Wednesday, October 17, 2012

Six Hours of Tontitown Park

I don't know why the idea didn't strike me sooner, but the one-third mile walking path at Tontitown Park couldn't be much better for six- or twelve-hour running events. It's paved, dead flat, and there's a public bathroom with a sink where you can fill water bottles. These few weeks would be better spent on remote Ozark trails since the leaves are changing, but I wanted to be close to the car just in case Mrs. DMG needed me for some reason. She's still pretty gimped up. Other circumstances made today the day.

There's not much to say about the course itself. It is a gently curved path, a little over a meter wide, which surrounds some swings, playground areas, a bocce ball course, and a grove of trees, mostly large oaks. Along the path are newish park benches engraved with familiar names of rich Italians living in the community. The grass is mowed and trimmed with smooth transitions from pavement to grass, making it easy and safe to rest your feet on the soft loam when the pounding of the asphalt becomes too uncomfortable. It was nice.

More interesting was the people I saw. I got there around 8:15 after dropping Donald off at school. That was just in time to catch the last of the morning fitness people, mostly walkers. They cleared out by nine o'clock leaving only me till lunchtime.

The first to arrive was a middle-aged man in an expensive European sports sedan who stayed inside his car with the windows up and the engine running. It's an aberration, I thought, a strange individual. But then more and more showed up, people sitting in their cars at the park. (Nearly all killed their engines and cracked their windows open, but still!) Around and around I ran--about four minutes a lap if I didn't stop to fill my water bottle--and there they stayed, sitting in their cars only yards from a comfortable park bench, only yards from a walking path. I wondered what planet I was on.

Of course, there were several actual walkers on the path, and not all of them retirees. There were two super-hot babes, not super-hot in the Cristina Renfro sense but super-hot in the bony, rabbit-starved sense promoted in all the women's magazines, both wearing black tights which lifted the buttocks and deepened the separation between them. They were wearing competing perfumes and conspicuously turned away to avoid acknowledging me or any of the other trail users.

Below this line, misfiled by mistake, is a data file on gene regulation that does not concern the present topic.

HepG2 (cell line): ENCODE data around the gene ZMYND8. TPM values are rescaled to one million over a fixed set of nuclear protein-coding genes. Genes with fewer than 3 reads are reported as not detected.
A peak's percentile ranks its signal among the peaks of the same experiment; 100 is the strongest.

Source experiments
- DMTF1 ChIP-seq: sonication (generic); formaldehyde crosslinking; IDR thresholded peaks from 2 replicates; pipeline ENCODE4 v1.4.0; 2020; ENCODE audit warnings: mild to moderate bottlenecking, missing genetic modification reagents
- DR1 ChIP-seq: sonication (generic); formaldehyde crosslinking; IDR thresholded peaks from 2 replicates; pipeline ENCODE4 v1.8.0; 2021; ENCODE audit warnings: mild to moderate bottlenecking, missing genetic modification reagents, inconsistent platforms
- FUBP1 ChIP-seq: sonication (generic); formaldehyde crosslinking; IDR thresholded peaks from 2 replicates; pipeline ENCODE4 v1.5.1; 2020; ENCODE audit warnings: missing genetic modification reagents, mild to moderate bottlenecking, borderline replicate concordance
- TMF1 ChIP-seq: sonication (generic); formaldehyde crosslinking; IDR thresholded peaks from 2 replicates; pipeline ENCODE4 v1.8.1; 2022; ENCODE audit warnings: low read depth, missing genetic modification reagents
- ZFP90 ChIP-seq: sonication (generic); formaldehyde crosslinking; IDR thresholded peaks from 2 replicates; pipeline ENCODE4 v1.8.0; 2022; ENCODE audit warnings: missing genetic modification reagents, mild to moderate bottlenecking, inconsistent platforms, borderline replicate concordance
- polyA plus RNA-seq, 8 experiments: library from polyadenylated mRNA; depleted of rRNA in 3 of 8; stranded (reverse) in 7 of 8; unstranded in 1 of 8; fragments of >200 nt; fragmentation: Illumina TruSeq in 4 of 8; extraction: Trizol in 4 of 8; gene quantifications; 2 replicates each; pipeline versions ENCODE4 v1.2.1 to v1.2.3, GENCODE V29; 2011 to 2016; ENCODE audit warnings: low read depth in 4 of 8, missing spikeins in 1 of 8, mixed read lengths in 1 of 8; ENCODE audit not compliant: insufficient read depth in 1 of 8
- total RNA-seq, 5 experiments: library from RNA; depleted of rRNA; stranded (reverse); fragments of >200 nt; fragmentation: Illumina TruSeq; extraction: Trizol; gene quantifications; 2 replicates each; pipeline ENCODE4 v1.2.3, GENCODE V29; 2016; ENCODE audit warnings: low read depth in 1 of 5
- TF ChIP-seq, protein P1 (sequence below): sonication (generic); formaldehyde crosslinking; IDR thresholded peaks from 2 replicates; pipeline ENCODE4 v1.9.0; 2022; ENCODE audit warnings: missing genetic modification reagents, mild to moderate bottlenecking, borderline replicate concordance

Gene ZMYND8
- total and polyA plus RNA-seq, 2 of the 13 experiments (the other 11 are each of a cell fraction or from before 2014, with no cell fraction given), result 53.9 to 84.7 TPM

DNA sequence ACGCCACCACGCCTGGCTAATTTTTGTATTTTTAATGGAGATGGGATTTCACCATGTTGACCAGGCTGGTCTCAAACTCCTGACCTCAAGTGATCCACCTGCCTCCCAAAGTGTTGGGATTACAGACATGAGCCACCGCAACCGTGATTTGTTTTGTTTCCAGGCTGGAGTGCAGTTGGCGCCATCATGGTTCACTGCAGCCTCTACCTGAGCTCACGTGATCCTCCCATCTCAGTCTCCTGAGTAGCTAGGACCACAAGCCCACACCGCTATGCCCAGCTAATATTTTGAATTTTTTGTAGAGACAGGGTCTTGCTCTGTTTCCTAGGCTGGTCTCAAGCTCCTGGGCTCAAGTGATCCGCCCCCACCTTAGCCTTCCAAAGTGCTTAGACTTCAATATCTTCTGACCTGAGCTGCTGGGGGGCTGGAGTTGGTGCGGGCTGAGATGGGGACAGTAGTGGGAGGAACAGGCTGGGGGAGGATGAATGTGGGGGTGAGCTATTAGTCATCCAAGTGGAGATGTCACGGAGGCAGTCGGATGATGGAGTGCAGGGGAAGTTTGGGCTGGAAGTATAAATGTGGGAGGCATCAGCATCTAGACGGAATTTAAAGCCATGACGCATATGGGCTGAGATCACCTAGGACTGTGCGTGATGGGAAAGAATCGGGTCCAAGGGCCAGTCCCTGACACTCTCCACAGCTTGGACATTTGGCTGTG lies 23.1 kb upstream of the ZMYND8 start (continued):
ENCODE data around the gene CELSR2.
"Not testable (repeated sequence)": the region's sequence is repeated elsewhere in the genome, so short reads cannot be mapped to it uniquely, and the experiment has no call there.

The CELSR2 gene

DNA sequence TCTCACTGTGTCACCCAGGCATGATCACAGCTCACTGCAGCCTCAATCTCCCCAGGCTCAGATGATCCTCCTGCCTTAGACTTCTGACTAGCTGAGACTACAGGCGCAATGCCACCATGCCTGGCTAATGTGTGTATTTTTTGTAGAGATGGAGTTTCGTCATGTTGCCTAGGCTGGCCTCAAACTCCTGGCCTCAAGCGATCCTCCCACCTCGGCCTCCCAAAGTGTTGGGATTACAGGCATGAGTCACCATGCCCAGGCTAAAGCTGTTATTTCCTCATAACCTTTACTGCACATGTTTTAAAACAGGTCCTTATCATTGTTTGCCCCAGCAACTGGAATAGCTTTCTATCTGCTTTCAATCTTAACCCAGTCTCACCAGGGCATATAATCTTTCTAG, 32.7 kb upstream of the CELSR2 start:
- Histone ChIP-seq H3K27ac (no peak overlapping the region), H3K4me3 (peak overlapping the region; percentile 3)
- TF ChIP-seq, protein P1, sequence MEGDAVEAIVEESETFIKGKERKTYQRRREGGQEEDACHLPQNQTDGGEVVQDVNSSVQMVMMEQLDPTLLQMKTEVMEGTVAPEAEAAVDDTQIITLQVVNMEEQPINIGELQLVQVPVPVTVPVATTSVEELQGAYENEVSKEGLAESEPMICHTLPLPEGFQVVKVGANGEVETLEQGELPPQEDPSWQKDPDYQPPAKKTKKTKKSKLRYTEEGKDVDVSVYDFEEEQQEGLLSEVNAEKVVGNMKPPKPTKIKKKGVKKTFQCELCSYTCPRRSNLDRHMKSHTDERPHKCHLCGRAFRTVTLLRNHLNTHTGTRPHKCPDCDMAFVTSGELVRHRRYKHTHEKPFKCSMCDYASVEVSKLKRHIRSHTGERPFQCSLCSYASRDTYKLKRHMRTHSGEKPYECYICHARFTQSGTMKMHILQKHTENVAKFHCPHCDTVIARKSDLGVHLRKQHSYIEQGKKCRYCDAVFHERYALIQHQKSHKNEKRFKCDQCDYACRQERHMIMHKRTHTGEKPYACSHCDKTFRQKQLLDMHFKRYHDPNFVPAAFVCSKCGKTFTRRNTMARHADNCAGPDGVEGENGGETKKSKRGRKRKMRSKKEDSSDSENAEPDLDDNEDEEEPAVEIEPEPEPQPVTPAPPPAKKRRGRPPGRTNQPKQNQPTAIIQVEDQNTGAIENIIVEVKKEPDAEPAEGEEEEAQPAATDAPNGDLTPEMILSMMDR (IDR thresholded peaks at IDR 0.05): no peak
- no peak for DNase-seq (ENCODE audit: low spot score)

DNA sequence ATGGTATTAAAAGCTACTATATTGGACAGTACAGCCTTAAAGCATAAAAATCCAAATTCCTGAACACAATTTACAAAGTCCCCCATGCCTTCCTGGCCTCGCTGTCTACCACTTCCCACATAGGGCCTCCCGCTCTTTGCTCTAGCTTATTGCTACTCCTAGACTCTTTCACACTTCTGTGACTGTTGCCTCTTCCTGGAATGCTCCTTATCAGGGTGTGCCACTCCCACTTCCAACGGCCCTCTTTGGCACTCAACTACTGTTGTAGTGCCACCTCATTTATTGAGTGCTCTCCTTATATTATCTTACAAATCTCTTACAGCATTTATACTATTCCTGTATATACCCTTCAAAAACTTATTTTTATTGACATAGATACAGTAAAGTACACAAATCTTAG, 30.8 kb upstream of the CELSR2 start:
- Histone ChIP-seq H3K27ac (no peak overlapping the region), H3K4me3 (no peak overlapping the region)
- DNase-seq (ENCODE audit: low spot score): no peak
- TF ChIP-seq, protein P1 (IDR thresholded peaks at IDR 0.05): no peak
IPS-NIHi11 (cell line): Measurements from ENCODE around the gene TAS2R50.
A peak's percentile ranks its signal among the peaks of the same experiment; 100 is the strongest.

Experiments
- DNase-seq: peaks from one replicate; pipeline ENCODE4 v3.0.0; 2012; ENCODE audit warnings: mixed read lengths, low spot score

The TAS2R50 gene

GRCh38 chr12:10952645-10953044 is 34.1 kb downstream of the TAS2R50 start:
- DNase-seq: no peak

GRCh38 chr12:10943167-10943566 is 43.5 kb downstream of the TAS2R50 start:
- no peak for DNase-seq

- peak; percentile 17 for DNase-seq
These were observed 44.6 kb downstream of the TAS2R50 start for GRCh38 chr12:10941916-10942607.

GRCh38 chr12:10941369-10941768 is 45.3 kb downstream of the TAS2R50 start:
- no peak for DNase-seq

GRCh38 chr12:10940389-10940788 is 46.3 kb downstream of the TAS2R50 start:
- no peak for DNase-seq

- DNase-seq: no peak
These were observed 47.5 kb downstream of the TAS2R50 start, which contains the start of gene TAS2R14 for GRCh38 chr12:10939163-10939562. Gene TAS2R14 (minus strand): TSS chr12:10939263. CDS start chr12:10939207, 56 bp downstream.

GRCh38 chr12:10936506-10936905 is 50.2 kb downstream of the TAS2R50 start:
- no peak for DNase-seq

Another super-hot babe, super-hot in the Cristina Renfro sense except quite a bit more so, embarked on a walk just as I passed the lot where my car was parked. Several laps later, I was astonished not to have passed her yet. I looked across the park and spotted her actually running! I did overtake her shortly after that and she gave me a smile and a warm greeting. She did at least six laps, running much of it, and did it without being a bitch. She probably weighed nearly as much as the two prissy women put together and was ten times more attractive that either one of them.

It thinned out after lunch, the car-sitters went away, and I finished my laps having figured out how fast I had to go to beat my PR of 26 2/3 miles, set on my last Six Hours of Don Tyson Parkway event a few months ago. I hit 81 laps in 5:52. Earlier in the run, I'm sure I could have mustered two four-minute laps, but not after six hours, not without killing myself. I walked one more lap bringing me to 27 1/3 miles in 5:58. I was pretty happy.

Last night, before we went to bed, Mrs. DMG told me she would pick up Donald from school so I could keep running into the night. It was her idea. I didn't commit one way or the other but said I would call after six hours to let her know my plan. I did consider running twelve hours or even 50 miles depending on how I felt. It was tempting. As my six hours expired, though, I asked myself a question: Who is the bigger bad-ass, the runner who drops his kid off at school, runs 27 miles, and then walks another 18 miles or so; or the runner who drops his kid off at school, runs 27 miles, and then picks his kid up from school? It was a no-brainer. I actually had time to get home so we could pick Donald up together, which was really nice.

Not a bad day!


Martijn said...

Very very well writen, my clever friend! Much enjoyed. And your running is develloping from an every day, run-of-the-mill obsession into a wonderful and delicious grandiose holy war!

Those car sitters are quite intruiging. What can they be?

Dave Renfro said...

I've never really thought of my running as a grandiose holy war, but I do now. Charge real slow!

Thanks, Martijn!

Jen T said...

Golly, I can't even imagine running 27 miles on a 1/3 mile track. But what's going on? I though you only liked running OUTDOORS?

Dave Renfro said...

Hi Jen! Six-hour events like the ones I've done are mental training more than anything, which is worthwhile. I'd like to do 12 hours on my own one of these days, and I admit to quietly harboring ambitions of running the 24-hour UltraCentric in Grapevine someday. I think it would be great fun, in a painful, self-injurious sort of way, even if it is indoors!

bulletholes said...

You are bad-ass Davy!